THREE LAKE’S A CHARM

HEAD A LIT­TLE BIT OUT­SIDE OF JAKARTA TO THE TANGERANG RE­GION AND VISIT THE BEAU­TI­FUL DANAU BIRU…

Bali & Beyond - - CONTENTS - By Edna Tari­gan

Vis­it­ing Danau Biru in Tangerang

Nes­tled on the west­ern out­skirts of Jakarta, Danau Biru or Lake Blue of­fers a short get­away if you want to es­cape from the crowded cap­i­tal for a while. Danau Biru lies in Tangerang and has not one but three lakes in one area, all of­fer a pic­turesque nat­u­ral view that will please your eyes.

How to get there? It’s pretty easy be­cause Danau Biru can be eas­ily reached by a train or a car. The eas­i­est way is for you to take the Tanah Abang-Maja or TanahAbang Rangkas Bi­tung train from Tanah Abang Sta­tion and stop at the Ti­garaksa Sta­tion in Tangerang in Ban­ten. The train jour­ney takes about an hour. Then, con­tinue your trip by tak­ing a lo­cal pub­lic trans­porta­tion or a mo­tor­cy­cle taxi. Al­most ev­ery pub­lic trans­porta­tion driver around the sta­tion knows the lake re­ally well.

TOSCA WA­TER

I opted to take a lo­cal mo­tor­cy­cle taxi or ojek, and I was glad I made that de­ci­sion as the bike went past the breath­tak­ing view of the rice fields and lo­cal houses. Dur­ing the jour­ney, my ojek driver also shared a lot of sto­ries about Danau Biru un­til we fi­nally ar­rived at the park­ing lot. As I set my eyes on the blue lake, my mind trav­eled back to Lake Kaolin in Beli­tung Is­land in Su­ma­tra that I vis­ited a cou­ple of years ago, and I think that Danau Biru of Cisoka Vil­lage is sim­i­lar to Lake Kaolin. It turns out they share quite the same back­ground as well.

Lake Kaolin be­came pop­u­lar due to its blue color caused by kaolin min­ing in Beli­tung Is­land, while Cisoka’s Danau Biru is caused by the ex­ploita­tion of sand min­ing around the area. My ojek driver, who was a lo­cal res­i­dent, said that the sand min­ing has been aban­doned since 2014. Ev­ery since then, the site has three basins. Other lo­cal res­i­dents I met said the min­ing ac­tiv­ity prob­a­bly reached sev­eral wa­ter springs that caused the basins to not only col­lect wa­ter from rain, but also from the ground.

The lake wa­ter used to look nor­mal. But two years ago, its sur­face started to change color, from tur­bid wa­ter that some­times looked al­most green to be­come re­ally green and then changed again into tosca green.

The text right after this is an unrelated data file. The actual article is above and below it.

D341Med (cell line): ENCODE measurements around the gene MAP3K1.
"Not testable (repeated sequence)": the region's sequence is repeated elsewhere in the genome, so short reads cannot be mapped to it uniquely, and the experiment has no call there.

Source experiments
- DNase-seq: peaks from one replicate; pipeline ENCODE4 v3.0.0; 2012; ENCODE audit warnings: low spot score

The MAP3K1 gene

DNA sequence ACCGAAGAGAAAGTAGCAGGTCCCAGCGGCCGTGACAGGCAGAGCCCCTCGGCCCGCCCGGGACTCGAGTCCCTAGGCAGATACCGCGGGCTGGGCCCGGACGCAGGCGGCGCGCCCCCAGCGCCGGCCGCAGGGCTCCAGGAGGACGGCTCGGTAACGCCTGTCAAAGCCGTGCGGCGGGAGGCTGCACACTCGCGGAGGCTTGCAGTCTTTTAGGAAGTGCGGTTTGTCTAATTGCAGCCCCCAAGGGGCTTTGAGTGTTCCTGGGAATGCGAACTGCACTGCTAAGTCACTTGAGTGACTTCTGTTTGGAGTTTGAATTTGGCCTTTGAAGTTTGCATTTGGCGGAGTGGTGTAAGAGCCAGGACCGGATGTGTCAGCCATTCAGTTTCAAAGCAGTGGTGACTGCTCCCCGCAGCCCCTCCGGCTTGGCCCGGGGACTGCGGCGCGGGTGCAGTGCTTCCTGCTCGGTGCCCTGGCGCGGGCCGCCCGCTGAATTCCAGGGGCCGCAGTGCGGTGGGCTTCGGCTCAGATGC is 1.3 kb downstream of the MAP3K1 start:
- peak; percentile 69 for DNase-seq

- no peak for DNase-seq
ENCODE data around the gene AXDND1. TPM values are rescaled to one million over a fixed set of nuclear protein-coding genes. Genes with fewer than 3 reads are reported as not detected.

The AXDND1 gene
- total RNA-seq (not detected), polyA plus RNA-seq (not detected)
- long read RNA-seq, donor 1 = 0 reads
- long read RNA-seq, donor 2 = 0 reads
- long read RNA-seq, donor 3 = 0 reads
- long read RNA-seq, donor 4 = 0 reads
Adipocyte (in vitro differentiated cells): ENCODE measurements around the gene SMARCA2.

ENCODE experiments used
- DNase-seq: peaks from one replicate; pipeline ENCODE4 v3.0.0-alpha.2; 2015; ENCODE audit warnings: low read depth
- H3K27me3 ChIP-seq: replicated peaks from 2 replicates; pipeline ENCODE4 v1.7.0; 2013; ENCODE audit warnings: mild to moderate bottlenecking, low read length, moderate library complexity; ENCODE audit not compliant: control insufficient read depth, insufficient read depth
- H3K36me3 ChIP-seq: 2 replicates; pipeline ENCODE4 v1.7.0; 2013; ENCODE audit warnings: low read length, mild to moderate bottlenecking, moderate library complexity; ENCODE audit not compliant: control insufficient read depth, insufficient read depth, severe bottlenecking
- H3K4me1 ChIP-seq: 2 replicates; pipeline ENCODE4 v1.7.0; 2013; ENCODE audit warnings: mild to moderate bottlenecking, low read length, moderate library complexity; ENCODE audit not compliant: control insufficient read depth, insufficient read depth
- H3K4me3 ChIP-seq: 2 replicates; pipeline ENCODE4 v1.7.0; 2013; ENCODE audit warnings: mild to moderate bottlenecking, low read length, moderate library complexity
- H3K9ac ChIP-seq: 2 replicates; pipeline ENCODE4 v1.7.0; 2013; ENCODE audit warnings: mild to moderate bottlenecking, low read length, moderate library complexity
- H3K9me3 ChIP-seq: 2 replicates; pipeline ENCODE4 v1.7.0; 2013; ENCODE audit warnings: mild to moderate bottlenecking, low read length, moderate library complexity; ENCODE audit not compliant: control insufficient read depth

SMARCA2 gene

The first two lakes are lo­cated around 100 me­ters from the park­ing lot. The one on the left has a moss green color and is sur­rounded by trees that looked more like a small for­est. The lake on the right side

is pretty much dif­fer­ent with tosca green wa­ter, and is sur­rounded by white rocks and sandy ground. Mov­ing fur­ther, I could see the third lake is sit­u­ated be­hind the first two lakes. It is also the largest one among them. And like the se­cond lake, the sur­face is tosca green and the lake is sur­rounded by white rocks and sandy ground.

The lo­cal res­i­dents I met had no idea why these lakes have dif­fer­ent colors de­spite their lo­ca­tion that is pretty close to each other. They are even afraid to taste the wa­ter or use it for their daily lives. The sim­plest ex­pla­na­tion is prob­a­bly be­cause there is a chem­i­cal process un­der the sur­face or some­where deep un­der the bot­tom of the lakes.

SNAP SOME PHO­TOS

It has only been a year since Danau Biru be­comes a pop­u­lar des­ti­na­tion among the lo­cal peo­ple, all be­cause of so­cial me­dia posts that show how pho­to­genic the site is. Many peo­ple are also cu­ri­ous and can’t quite be­lieve such a beau­ti­ful lake with breath­tak­ing nat­u­ral scenery is avail­able only a cou­ple of hours away from the cap­i­tal city. With more tourists com­ing to the site, the lo­cal peo­ple from nearby vil­lages get the ad­van­tage. Some of them build a proper park­ing space while oth­ers sell food and drinks or even open a dinghy rental for tourists to cruise around the lake.

Like in other min­ing sites, the tem­per­a­ture at Danau Biru is scorch­ing hot. But the higher the sun is, the more beau­ti­ful the color of the lake is. That’s why it is vi­tal to bring a hat or sun­glasses and ap­ply sun­screen while vis­it­ing Danau Biru. Danau Biru is also a non-main­stream beau­ti­ful place for pho­tog­ra­phy en­thu­si­asts, be it na­ture or wed­ding pho­tog­ra­phy. In fact, if you’re lucky enough, you may find the lake is yours alone and you can eas­ily take pho­tos with­out a crowd of peo­ple dis­turb­ing your back­ground.

If you’re lucky, you can have the lake all to your­self.

The beau­ti­ful Danau Biru with tosca-col­ored wa­ter.

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